Thinking about sending a document to your attorney to review it?  I thought I’d take a moment to give a simple overview of the process I use for reviewing a document with a client.  It’s not how every attorney does it.  But I find this process is easy for the clients to digest, and pretty fast (translate: less expensive).

  1. Client receives a document, and sends it over to me to get an idea of what the review will cost.  I typically estimate based on number of pages, but it’s important to also look at the complexity of the language.  If it contains a lot of “lawyer speak” it will take longer to review.  Note: This is why I choose to draft in plain English.
  2. Once I get the go-ahead, I’ll start making my way through the document making redline changes.  This is a process by which any word that is deleted is crossed out with a red line.  Any words added are shown in red.  It’s used to make it very obvious where changes are made.  A good attorney never tries to sneak changes past the other side.  It’s not ethical, and you’re not really doing your client any favors.  You’re only creating an even larger conflict after the deal is struck on terms which were never truly agreed.  Tip: Demand that your lawyer use the redlining features built into MS Word.  Some lawyers actually go through and manually change fonts, etc. to create what looks like a redline.  But it is a nightmare to unravel on the recipient’s end.
  3. While redlining, I also add comments to the margins using Word’s comment feature.  In the old days, we would write a letter to the client saying, “See Section 12(c).  I would recommend deleting this section.”  This is a hassle for the client because they have to flip back and forth between my letter and the document, searching for the applicable section.  With margin comments, the message I need to convey is right there next to the text I’m referring to, making the client’s review of my thoughts much easier.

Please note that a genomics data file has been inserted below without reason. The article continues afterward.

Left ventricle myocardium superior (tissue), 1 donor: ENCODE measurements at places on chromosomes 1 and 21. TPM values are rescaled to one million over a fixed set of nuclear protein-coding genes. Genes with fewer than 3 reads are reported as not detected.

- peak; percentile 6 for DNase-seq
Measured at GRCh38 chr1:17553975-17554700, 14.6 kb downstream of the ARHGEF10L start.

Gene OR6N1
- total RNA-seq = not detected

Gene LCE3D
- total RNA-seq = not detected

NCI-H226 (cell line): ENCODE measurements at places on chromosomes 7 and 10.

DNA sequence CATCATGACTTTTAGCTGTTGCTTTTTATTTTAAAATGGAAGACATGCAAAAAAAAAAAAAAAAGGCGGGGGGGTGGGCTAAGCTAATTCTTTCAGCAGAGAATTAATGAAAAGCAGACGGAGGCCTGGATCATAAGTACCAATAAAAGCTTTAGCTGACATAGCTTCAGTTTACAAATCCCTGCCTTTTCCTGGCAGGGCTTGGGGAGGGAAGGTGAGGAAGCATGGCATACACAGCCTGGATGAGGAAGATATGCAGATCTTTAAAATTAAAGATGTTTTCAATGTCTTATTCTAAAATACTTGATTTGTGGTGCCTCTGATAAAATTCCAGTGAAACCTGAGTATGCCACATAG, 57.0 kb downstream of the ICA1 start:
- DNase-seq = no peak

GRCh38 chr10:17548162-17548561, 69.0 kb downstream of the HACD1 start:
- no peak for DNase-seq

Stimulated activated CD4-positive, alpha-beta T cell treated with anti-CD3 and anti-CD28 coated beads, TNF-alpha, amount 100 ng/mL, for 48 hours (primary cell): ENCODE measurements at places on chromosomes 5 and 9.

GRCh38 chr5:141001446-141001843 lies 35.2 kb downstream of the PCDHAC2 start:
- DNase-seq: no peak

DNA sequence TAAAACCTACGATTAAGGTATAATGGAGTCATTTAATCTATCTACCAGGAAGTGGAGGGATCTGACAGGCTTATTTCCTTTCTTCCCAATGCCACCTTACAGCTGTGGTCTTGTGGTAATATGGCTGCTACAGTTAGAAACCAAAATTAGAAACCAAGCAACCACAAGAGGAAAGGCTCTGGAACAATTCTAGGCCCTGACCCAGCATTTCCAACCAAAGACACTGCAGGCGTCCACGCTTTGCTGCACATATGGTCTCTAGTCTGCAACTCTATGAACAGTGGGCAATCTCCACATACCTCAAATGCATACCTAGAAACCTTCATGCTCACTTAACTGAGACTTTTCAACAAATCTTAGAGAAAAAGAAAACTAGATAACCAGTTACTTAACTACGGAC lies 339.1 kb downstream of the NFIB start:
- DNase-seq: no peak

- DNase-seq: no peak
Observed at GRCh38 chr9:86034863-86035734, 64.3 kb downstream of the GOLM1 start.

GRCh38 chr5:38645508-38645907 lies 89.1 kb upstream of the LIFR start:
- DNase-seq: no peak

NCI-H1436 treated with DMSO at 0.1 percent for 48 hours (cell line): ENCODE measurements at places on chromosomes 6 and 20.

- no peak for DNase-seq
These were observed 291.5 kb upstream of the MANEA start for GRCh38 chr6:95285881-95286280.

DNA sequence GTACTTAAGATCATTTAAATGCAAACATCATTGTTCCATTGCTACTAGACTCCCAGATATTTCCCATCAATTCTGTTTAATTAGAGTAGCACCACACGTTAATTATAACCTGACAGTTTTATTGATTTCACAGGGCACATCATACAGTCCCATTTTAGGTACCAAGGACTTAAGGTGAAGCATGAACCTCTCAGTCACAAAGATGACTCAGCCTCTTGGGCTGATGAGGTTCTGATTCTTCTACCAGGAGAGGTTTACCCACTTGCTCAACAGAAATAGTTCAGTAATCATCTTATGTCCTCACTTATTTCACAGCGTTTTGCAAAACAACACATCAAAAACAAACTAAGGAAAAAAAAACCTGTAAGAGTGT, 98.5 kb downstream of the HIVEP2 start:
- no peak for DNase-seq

4. Once the client has reviewed everything we get on the phone and start going through my changes and comments one by one.  It’s very quick and easy with the comments falling right in line as we go.  This phone call will often lead to a few more changes I need to make to the document.  If it is a quick change, I’ll actually just draft it right on the spot with the client still on the phone.  Often, it’s literally just a word or two that needs to be updated.  If it’s a change that will take some time, I make specific notes on what needs to be changed right there in the text, or within my little comment bubbles in the margin, as opposed to keeping the client on the phone while I type.  The key is detailed notes.  I never assume I’ll remember the conversation in detail.  It wastes my client’s time (and money) if I have to call them back for clarification on something I should have taken better notes on while I had them on the phone the first time.  I draft those as soon as I hang up the phone with the client so it’s all fresh in my mind.  Again, this saves time and saves my client money since I’m not having to re-read through things to refresh my memory days later.
  5. Once the changes are made, we ship it off for signature or to the other side for their review.

So that’s it.  A basic run-down of how I do document review for clients.  Even if you don’t use me for your document review, this gives you some idea of how a document review process works.

Have an awesome day.  And go launch, build and exit your business strong!

JDV

One thought on “5 Steps to Reviewing a Legal Document

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